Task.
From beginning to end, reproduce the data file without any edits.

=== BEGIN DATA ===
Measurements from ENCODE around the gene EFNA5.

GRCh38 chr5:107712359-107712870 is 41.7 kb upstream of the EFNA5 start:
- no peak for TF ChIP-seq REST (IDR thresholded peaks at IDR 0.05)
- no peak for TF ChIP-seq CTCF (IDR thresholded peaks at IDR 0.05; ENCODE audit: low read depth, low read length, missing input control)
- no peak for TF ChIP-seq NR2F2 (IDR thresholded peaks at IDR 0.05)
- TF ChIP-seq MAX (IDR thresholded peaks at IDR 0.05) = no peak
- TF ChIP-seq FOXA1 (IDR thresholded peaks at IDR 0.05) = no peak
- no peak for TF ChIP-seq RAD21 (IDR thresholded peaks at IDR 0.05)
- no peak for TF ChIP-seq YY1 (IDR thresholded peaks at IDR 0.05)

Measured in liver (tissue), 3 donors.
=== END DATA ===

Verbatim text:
Measurements from ENCODE around the gene EFNA5.

GRCh38 chr5:107712359-107712870 is 41.7 kb upstream of the EFNA5 start:
- no peak for TF ChIP-seq REST (IDR thresholded peaks at IDR 0.05)
- no peak for TF ChIP-seq CTCF (IDR thresholded peaks at IDR 0.05; ENCODE audit: low read depth, low read length, missing input control)
- no peak for TF ChIP-seq NR2F2 (IDR thresholded peaks at IDR 0.05)
- TF ChIP-seq MAX (IDR thresholded peaks at IDR 0.05) = no peak
- TF ChIP-seq FOXA1 (IDR thresholded peaks at IDR 0.05) = no peak
- no peak for TF ChIP-seq RAD21 (IDR thresholded peaks at IDR 0.05)
- no peak for TF ChIP-seq YY1 (IDR thresholded peaks at IDR 0.05)

Measured in liver (tissue), 3 donors.